The Honey Pilgrimage to Chudleigh

Actually, it would be quite inaccurate for me to call this a pilgrimage.

My partner and I were on our way to Cradle Mountain and driving by Chudleigh when I noticed a strange building. Without a doubt, it was designed to catch one’s attention. It was the Melita Honey Farm.

The word ‘honey’ was enough to make me walk through those doors and when I did so I thought I found paradise.

Pure stacks of honey jars on the shelves, assembled as neatly as bees would construct their cells. (Pardon the bad analogy).

Honey… of a huge variety of flavors, of single origin honey of both Tasmanian and mainland trees and shrubs. Honey… also of some of exotic plants. Honey…blended with macadamia, ginseng, ginger…chocolate!!!…

Fortunately I did not have to buy a small tub of everything just to try. A wide selection of their honey produce was also laid out on a table in open jars for sampling. It was absolutely hedonistic.

Other than books and petrol, few things inspire a budget conscious botanist to whip out his wallet. I was not leaving the honey farm empty-handed. I got myself two small jars of honey, a bottle of non-alcoholic honey mead and a bottle of apple cider vinegar with honey.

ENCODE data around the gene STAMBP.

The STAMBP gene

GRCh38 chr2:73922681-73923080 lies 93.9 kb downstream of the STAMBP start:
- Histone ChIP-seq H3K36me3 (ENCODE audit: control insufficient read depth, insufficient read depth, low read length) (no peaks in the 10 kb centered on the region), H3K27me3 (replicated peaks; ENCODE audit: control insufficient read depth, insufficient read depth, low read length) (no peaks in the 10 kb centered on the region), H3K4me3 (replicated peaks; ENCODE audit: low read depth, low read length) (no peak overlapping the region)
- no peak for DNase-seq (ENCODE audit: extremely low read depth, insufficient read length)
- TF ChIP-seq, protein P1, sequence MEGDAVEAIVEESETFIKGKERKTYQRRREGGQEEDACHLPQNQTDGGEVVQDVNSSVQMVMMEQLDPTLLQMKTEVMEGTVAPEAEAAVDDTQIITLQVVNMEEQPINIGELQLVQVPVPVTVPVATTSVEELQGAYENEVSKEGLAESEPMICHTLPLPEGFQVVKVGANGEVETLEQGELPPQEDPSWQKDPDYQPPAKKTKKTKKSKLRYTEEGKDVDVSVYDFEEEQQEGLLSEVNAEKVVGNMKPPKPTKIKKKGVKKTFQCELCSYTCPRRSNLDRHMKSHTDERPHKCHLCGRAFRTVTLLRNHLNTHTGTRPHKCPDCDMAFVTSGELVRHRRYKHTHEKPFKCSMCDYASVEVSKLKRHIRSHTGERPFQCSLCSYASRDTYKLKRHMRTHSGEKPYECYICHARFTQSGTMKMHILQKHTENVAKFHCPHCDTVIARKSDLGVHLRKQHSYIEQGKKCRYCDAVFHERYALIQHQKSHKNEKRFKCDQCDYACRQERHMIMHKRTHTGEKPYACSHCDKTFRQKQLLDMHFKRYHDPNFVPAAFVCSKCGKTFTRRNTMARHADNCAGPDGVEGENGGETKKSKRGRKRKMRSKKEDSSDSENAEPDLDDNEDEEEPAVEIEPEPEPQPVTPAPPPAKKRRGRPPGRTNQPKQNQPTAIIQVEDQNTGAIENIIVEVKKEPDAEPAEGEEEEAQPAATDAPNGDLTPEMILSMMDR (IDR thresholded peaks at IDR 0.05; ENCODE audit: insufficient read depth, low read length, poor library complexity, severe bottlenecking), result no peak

Honey was not the only produce. There were beeswax products, propolis, nougats, royal jelly and more.

The shop itself was also partly a museum for a self guide tour, in which they featured documentaries of how their honey was made and even displayed a section of hive with live bees.

Perhaps what tickled my nerves the most was to see an ice cream bar in the shop selling honey ice cream! My partner and I got a leatherwood and Blue Gum ice cream respectively. The ice cream tasted like any good ice cream would but I suspect that it was dousing the curiosity it inspired that contributed the largest part to the satisfaction.

The honey pilgrimage to Chudleigh. Make it at least once in a lifetime!

About David Tng

I am David Tng, a hedonistic botanizer who pursues plants with a fervour. I chase the opportunity to delve into various aspects of the study of plants. I have spent untold hours staring at mosses and allied plants, taking picture of pollen, culturing orchids in clean cabinets, counting tree rings, monitoring plant flowering times, etc. I am currently engrossed in the study of plant ecology (a grand excuse to see 'anything I can). Sometimes I think of myself as a shadow taxonomist, a sentimental ecologist, and a spiritual environmentalist - but at the very root of it all, a "plant whisperer"!
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